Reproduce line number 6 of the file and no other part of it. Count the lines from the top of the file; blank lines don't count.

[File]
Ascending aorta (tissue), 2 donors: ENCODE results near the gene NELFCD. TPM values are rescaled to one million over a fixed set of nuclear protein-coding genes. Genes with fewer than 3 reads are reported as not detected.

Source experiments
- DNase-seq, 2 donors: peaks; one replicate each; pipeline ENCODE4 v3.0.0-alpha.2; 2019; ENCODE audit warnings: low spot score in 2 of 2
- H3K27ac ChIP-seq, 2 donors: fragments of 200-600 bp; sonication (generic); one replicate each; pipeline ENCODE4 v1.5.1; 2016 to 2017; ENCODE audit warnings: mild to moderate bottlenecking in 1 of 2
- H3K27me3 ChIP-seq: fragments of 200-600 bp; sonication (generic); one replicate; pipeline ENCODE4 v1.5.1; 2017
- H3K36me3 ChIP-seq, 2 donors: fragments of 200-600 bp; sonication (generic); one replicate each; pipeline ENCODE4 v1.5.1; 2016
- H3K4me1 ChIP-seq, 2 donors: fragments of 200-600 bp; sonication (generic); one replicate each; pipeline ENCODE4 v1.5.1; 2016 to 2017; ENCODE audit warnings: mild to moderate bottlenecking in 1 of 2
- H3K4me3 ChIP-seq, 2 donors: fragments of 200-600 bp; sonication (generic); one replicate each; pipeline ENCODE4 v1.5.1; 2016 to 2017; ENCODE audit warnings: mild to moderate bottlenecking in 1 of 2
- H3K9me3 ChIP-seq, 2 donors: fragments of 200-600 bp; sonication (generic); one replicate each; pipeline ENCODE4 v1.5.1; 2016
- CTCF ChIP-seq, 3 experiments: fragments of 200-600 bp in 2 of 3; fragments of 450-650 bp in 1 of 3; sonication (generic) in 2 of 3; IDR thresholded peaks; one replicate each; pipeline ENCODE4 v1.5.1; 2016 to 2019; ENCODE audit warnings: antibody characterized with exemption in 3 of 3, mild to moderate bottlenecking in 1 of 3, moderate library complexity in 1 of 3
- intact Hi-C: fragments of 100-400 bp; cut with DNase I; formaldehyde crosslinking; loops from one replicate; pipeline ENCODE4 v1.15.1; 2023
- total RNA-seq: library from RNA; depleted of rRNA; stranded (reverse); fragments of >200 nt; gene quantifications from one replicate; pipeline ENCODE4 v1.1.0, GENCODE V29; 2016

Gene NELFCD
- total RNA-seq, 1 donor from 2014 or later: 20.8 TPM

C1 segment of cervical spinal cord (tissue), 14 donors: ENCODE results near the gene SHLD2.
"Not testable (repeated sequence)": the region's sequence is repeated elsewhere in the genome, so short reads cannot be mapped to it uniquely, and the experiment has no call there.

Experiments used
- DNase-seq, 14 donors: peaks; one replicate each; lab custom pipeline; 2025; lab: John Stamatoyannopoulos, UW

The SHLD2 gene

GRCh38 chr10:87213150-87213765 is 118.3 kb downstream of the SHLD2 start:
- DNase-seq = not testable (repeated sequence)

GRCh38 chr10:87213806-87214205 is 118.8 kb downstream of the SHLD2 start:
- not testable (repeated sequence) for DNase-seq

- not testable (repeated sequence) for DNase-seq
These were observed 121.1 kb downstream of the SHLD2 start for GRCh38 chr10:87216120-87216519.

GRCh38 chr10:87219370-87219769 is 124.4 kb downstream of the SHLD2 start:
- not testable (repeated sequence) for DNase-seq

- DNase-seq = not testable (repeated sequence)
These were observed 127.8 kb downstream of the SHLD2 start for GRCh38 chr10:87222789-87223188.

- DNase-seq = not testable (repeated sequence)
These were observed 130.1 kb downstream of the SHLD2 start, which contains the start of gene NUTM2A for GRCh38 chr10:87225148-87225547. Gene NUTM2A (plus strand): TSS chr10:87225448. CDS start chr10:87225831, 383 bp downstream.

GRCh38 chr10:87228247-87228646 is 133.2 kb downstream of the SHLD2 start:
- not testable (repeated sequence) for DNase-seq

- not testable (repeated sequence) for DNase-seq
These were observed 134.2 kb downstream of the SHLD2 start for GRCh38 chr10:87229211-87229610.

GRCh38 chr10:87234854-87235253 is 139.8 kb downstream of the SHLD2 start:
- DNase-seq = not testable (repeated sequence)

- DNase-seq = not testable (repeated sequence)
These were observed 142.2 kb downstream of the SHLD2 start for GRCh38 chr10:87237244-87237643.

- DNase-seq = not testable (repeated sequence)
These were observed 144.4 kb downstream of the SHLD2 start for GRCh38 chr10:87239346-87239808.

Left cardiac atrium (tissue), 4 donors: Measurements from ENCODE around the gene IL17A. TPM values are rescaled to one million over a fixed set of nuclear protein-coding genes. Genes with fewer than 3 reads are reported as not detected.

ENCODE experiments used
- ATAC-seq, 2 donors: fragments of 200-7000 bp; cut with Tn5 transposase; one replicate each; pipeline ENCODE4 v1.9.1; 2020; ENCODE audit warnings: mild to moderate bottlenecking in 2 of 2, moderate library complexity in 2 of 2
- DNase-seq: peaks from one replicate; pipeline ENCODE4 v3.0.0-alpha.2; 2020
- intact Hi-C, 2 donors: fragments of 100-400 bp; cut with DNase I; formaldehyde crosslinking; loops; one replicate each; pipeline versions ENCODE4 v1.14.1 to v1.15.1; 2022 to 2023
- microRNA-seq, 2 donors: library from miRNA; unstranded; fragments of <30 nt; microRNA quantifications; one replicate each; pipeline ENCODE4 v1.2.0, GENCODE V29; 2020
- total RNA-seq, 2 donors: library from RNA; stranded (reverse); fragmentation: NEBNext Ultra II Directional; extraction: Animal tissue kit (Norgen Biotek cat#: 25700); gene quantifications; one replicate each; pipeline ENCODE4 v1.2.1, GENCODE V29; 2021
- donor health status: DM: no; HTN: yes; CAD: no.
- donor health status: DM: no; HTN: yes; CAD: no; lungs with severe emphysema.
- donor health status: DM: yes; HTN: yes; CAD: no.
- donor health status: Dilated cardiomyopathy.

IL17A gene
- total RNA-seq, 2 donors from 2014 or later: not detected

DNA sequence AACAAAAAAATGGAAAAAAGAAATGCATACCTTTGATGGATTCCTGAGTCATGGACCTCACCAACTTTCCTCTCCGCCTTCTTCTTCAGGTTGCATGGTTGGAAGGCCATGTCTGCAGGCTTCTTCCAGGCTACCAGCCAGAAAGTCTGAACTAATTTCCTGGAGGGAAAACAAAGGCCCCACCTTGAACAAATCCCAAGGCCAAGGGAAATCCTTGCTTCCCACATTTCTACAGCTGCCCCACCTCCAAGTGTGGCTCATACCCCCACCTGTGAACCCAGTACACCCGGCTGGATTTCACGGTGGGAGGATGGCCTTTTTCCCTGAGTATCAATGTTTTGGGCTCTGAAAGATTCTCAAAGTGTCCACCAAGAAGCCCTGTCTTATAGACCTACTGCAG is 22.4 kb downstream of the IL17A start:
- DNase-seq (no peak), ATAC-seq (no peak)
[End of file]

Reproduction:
- H3K36me3 ChIP-seq, 2 donors: fragments of 200-600 bp; sonication (generic); one replicate each; pipeline ENCODE4 v1.5.1; 2016